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Orlando Food Bank Finds Success With Prepackaged Fund-Raiser

Photo: BizBash

When leaders of the Second Harvest Food Bank of Central Florida started thinking about launching a new fund-raiser, they opted to buy into a prepackaged program offered by a Sonoma, California company, rather than create a new event from scratch. Wine, Women, and Shoes is the large-scale equivalent of a party-in-a-box, and Saturday’s event at the Royal Plaza hotel netted more than $80,000 for the food bank with relatively little effort.
 
“This was totally plug-and-play. They do these all over the country, so every mistake has already been made, and we knew the do's and don’ts up front,” said the food bank’s development manager, Sasha Hausman. “And they were there for consult every step of the way, which was so important for us.”

The food bank paid an undisclosed fee to buy into the Wine, Women, and Shoes program. As part of the arrangement, the corporate office for the fund-raiser created an event Web site, helping with marketing; provided auction items, logos, and signage; lined up six wineries to provide tastings and sell wine; and also supplied some of the boutiques that participated in the event. The food bank provided staff for the event, lined up additional vendors and auction items, solicited sponsorships from area businesses, and recruited 20 local men to serve as roaming “Shoe Guys” who displayed the vendors’ merchandise on silver platters.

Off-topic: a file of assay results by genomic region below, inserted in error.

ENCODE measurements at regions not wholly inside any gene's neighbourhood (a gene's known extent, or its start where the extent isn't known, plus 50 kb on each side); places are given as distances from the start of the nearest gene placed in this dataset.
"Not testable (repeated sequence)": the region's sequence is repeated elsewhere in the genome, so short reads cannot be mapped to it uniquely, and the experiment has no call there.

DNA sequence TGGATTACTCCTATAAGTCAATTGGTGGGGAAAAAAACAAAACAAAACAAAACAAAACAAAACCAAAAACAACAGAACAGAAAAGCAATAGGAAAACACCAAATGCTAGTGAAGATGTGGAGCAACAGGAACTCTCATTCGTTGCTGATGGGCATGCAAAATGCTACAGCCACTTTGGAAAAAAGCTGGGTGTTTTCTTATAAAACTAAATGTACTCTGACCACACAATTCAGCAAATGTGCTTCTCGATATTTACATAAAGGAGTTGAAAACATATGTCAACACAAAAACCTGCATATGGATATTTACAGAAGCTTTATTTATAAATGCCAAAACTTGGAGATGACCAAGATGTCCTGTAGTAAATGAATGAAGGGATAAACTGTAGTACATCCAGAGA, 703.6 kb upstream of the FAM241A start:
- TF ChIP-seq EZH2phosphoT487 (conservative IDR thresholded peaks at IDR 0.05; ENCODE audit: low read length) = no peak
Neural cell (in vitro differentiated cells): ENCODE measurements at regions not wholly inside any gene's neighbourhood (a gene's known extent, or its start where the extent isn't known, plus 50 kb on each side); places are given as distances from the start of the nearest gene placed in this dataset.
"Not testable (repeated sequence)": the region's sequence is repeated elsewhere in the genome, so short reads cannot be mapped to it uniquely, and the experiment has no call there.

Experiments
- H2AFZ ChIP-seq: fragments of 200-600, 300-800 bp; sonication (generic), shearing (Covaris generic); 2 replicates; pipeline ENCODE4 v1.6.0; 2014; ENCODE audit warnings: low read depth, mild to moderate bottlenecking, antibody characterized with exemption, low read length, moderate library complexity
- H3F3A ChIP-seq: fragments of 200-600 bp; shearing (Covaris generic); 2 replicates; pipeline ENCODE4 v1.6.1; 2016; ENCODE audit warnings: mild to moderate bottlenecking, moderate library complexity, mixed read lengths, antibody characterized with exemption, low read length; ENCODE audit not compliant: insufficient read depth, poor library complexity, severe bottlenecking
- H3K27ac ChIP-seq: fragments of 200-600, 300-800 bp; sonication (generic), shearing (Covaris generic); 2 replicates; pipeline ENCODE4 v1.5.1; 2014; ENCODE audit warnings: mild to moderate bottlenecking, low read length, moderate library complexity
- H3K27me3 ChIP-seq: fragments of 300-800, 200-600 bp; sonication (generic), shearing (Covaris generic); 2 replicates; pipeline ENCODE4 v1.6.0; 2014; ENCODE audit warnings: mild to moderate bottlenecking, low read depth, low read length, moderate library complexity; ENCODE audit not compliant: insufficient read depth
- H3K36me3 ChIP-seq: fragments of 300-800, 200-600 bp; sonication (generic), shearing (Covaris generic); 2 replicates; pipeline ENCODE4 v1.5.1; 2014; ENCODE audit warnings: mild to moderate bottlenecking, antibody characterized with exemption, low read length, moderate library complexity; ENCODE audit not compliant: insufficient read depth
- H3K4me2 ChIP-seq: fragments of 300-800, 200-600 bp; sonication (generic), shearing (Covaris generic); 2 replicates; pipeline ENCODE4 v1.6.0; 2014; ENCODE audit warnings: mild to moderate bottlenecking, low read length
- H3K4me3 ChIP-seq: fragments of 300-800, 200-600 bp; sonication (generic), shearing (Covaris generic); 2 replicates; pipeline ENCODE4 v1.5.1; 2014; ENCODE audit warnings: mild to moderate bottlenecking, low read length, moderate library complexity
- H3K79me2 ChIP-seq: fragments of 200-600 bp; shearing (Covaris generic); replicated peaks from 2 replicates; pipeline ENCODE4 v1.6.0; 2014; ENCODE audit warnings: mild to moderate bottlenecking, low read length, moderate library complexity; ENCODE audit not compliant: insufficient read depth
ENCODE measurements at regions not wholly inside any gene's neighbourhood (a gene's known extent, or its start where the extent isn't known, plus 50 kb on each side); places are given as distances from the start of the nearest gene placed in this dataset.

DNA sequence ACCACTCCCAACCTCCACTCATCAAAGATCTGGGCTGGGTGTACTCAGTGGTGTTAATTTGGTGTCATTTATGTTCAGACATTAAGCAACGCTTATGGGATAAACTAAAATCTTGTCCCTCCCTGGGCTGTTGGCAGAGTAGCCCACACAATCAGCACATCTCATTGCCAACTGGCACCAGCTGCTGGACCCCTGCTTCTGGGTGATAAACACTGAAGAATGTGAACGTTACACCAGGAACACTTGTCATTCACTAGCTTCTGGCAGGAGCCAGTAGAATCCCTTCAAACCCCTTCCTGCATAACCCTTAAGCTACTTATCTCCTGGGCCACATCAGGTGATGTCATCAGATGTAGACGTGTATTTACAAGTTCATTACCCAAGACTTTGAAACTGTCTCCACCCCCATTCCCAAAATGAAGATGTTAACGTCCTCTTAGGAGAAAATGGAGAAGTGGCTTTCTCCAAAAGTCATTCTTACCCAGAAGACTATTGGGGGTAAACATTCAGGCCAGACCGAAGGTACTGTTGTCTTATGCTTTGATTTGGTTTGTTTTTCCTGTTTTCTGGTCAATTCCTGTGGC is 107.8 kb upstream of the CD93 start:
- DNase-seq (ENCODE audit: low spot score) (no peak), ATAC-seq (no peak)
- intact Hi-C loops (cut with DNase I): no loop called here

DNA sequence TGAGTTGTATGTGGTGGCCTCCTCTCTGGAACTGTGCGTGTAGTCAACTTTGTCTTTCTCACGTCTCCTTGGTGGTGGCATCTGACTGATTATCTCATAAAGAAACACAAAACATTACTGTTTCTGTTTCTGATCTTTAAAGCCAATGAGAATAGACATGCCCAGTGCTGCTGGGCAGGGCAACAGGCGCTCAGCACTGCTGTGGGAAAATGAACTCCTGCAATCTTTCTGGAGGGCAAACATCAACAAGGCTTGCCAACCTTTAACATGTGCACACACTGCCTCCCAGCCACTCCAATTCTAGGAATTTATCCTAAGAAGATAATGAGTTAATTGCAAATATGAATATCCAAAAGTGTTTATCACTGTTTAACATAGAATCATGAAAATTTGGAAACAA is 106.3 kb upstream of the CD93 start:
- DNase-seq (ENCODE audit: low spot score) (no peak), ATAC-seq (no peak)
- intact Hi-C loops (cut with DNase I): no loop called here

The food bank’s vice president of development, Greg Higgerson, said his organization had heard about the success of a Wine, Women, and Shoes fund-raiser in Sarasota and decided it was the ideal event to raise awareness of the nonprofit among an important demographic. “These women are in a perfect situation in terms of their means and their inclination to help others. So it’s going to create awareness of our mission with some well-targeted folks for the future and hopefully build some long-term relationships for us,” he said.

More than 300 attendees spent several hours in the hotel’s ballroom, shopping from vendors selling shoes, jewelry, purses, and other items. Each of the 11 participating boutiques donated 20 percent of their revenue to the food bank, while the wineries donated 10 percent of wine sales. The food bank also received all of the proceeds from the 175 silent and 11 live auction items. Hausman said they raised $80,000 from sponsorships, ticket sales, the live auction, and the raffle. She is still gathering figures from the silent auction and vendor sales.


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